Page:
4thofeleven: (Default)
So, Rush Limbaugh believes the Batman villain Bane – created in 1993 - is a reference to Mitt Romney’s job at Bain Capital.

I can only say that this is really all Romney’s fault for choosing to work for a company that sounds like a comic book supervillain already. I mean, come on, ‘CEO of Bain Capital’? That’s some sub-Captain Planet wordplay. Were the names ‘Malice Industries’ or ‘Nemesis Finance’ already taken?
4thofeleven: (Default)
So here’s an interesting thing: the new DC comics reboot of Wonder Woman has made some… changes to the Amazons. Normally an idealistic utopia of immortals focused to a greater or lesser degree on consensual bondage, the Amazons now...

…go to sea every once in a while to force men to procreate with them. When they are done with the unsuspecting sailors, they murder them and dump their bodies overboard. Nine months later, some have daughters and are very happy while the rest give up their sons to be sold into slavery…(link)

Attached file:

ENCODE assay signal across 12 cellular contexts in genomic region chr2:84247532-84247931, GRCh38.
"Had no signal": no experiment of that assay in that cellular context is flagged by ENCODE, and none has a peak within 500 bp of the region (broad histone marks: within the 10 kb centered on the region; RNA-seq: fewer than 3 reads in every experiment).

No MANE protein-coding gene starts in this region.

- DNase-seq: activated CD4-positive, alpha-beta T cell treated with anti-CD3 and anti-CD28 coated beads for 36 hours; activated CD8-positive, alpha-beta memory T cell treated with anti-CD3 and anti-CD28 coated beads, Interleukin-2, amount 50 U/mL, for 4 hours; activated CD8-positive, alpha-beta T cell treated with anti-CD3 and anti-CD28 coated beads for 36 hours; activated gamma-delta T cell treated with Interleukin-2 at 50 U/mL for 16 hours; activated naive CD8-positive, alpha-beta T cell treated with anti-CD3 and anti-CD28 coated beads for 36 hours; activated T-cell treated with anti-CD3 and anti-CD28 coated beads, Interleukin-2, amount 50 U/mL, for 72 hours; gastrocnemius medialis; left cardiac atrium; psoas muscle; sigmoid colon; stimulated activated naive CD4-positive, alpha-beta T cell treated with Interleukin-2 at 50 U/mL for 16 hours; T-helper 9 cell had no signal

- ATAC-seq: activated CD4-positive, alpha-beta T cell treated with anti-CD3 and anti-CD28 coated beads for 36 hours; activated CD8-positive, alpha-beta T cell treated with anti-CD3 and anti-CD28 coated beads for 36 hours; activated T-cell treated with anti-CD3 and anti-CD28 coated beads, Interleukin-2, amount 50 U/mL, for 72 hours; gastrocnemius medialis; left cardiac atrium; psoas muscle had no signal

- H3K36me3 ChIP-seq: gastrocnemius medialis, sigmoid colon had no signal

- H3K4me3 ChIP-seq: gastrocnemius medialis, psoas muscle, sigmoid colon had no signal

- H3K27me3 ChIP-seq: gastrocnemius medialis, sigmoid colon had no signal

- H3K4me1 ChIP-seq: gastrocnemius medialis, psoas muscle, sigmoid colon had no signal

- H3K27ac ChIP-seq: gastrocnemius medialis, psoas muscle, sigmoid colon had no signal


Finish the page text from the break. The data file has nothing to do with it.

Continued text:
So, yeah, bit of a change in theme there.

What’s interesting is that this is, apparently, part of a storyline that tries to bring the elements of Greek mythology that have always vaguely been in the background of the comic back to the forefront. Except.

Well, except that’s not how the Amazons reproduced in mythology. In Greek mythology, traditionally the Amazons had a deal worked out with an all-male tribe, the Gargareans. Every year or so, they met up, had lots of sex, and any male children from the last year would be turned over to their fathers to be raised by them. That’s it. No murder, no rape, nothing like that at all.